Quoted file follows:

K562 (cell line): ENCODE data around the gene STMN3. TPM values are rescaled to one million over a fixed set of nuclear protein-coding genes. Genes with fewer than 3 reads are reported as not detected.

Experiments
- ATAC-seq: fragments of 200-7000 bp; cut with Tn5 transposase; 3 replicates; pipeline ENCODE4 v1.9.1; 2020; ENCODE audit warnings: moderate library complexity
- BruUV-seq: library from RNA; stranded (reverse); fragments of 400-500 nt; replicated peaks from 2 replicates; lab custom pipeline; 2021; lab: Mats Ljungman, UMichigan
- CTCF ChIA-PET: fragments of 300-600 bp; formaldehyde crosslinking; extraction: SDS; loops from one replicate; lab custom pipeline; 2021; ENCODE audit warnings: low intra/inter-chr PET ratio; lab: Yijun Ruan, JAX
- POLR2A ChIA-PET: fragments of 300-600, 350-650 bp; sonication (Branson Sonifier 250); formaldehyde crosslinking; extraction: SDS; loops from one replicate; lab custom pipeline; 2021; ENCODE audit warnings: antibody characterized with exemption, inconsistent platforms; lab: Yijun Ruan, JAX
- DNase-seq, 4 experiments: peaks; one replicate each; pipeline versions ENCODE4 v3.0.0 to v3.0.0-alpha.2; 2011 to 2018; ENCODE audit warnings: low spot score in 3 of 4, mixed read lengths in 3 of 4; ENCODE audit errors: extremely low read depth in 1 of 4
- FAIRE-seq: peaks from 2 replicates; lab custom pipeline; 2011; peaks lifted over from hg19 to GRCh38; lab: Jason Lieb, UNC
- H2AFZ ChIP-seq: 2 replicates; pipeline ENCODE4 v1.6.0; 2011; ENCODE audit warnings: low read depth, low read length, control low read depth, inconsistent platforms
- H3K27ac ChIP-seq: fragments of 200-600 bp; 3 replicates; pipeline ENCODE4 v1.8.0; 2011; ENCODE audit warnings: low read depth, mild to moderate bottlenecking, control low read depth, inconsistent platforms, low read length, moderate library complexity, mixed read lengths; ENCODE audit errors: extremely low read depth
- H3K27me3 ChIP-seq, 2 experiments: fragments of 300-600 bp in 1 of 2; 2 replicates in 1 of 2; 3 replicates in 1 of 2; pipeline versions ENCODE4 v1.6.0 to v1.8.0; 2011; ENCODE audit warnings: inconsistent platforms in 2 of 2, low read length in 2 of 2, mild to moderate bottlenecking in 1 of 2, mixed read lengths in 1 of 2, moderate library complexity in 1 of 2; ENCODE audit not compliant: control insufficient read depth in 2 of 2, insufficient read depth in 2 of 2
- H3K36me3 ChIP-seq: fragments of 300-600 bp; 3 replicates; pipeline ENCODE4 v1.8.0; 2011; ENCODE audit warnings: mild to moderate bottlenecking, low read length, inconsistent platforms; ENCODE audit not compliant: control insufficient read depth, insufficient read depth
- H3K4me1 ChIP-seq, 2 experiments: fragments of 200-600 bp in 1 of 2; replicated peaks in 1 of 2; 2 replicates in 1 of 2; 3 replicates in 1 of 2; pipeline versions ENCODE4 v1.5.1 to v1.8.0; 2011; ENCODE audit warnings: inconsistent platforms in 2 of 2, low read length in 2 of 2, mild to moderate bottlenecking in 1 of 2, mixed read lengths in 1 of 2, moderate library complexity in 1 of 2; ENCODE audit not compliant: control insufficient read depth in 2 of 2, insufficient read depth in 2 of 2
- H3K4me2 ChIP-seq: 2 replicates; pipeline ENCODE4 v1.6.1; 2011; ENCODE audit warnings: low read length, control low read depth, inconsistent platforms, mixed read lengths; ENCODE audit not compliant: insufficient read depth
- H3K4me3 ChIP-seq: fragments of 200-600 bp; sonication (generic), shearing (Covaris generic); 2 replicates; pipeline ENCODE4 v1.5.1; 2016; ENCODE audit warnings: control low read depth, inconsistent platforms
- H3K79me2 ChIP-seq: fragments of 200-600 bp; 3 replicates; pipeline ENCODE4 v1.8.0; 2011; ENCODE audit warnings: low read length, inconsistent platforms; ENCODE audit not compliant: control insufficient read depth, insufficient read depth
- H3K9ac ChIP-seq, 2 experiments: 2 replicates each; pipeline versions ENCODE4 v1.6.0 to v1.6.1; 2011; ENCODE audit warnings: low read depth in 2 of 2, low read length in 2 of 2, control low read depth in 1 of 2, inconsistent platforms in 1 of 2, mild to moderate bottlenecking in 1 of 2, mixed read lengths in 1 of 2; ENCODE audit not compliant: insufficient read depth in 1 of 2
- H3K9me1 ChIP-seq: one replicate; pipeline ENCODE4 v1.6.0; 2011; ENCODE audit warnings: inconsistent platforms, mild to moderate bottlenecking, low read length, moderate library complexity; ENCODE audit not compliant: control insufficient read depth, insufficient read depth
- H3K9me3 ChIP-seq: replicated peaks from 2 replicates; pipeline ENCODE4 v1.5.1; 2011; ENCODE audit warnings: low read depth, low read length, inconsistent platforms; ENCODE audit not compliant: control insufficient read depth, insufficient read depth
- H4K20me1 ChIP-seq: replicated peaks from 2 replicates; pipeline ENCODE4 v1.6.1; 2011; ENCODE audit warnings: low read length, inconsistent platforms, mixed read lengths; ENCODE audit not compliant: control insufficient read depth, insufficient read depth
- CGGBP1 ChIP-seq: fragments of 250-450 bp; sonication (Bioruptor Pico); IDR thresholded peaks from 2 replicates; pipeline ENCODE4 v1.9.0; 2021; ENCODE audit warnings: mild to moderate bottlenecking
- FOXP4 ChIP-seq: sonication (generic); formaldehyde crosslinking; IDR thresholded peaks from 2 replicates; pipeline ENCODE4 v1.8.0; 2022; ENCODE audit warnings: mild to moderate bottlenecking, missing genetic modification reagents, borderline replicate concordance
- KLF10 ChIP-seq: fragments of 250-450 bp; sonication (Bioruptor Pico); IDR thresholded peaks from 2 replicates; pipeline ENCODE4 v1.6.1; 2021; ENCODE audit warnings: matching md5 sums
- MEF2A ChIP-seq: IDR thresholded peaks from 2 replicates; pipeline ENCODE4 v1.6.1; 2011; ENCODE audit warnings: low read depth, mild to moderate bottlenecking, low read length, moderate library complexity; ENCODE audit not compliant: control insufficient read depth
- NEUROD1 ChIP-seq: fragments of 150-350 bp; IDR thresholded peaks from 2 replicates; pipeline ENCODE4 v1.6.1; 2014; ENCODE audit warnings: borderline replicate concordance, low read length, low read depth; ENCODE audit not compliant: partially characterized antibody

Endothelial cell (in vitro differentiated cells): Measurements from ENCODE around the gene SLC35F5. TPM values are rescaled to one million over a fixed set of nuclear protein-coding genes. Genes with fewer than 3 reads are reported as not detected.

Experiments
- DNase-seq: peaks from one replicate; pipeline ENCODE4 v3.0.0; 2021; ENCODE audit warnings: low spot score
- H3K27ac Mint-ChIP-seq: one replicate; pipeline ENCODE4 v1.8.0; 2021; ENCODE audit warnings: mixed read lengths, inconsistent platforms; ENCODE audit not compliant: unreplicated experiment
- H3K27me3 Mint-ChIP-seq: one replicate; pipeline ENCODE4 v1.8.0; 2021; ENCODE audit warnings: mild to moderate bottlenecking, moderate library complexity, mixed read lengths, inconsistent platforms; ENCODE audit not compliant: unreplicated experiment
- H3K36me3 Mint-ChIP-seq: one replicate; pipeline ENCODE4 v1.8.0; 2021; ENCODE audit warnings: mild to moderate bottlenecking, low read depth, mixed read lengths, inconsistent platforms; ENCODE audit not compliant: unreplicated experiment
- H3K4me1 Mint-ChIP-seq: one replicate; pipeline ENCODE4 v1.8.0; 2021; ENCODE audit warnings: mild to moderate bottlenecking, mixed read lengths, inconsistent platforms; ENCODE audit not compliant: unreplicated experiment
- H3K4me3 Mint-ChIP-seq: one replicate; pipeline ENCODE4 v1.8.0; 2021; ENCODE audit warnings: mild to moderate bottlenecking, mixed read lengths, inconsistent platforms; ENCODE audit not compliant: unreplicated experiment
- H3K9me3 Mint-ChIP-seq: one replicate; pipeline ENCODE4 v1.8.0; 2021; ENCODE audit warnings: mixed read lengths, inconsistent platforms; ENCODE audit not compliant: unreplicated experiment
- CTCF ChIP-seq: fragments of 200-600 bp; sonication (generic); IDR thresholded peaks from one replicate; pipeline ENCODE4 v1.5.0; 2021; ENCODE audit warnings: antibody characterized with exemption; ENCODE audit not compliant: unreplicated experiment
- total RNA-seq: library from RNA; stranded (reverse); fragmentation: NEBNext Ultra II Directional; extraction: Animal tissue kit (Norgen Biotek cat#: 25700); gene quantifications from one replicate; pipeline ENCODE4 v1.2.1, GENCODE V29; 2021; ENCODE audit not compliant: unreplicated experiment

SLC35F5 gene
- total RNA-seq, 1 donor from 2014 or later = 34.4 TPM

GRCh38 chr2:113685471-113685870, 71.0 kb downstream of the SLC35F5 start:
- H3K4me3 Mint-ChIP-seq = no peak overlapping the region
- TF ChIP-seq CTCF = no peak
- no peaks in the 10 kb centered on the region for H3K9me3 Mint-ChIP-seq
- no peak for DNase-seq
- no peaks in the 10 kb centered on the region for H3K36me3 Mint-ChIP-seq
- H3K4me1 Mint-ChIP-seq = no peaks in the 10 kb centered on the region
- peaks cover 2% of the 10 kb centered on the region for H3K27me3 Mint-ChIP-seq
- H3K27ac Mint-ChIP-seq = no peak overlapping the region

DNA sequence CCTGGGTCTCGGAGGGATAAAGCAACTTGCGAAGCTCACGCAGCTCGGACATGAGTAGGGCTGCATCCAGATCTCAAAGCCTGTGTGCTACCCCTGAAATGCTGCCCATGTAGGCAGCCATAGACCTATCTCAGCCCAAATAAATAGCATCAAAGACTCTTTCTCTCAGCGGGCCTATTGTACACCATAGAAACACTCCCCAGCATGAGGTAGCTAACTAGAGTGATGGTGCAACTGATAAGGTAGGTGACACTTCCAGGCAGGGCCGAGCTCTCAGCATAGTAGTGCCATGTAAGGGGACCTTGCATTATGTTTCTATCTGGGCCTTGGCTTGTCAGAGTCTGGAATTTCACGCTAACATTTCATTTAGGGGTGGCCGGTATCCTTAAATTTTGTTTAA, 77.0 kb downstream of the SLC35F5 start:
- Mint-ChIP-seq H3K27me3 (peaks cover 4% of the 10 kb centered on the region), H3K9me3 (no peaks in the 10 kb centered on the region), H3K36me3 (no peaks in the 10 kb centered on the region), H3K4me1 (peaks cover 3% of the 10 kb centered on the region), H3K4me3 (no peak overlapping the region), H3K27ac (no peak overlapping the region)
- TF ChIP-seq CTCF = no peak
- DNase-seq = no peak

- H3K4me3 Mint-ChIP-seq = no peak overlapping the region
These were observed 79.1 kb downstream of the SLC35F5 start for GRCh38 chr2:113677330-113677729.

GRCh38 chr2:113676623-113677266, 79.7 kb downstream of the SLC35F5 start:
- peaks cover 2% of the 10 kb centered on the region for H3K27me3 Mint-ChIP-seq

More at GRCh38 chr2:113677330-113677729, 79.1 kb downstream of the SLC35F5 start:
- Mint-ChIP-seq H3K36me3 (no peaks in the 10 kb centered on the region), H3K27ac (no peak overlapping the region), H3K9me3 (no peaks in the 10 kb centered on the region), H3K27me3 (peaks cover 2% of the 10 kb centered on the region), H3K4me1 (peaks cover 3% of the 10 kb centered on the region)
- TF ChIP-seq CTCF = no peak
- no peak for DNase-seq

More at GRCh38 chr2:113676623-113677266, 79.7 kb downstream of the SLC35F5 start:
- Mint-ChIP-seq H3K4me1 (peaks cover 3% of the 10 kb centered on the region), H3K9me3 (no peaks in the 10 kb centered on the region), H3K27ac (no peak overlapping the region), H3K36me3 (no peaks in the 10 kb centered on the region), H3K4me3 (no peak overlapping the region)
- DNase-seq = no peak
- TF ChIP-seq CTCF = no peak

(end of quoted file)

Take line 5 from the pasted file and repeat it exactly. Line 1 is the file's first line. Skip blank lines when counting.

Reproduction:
- CTCF ChIA-PET: fragments of 300-600 bp; formaldehyde crosslinking; extraction: SDS; loops from one replicate; lab custom pipeline; 2021; ENCODE audit warnings: low intra/inter-chr PET ratio; lab: Yijun Ruan, JAX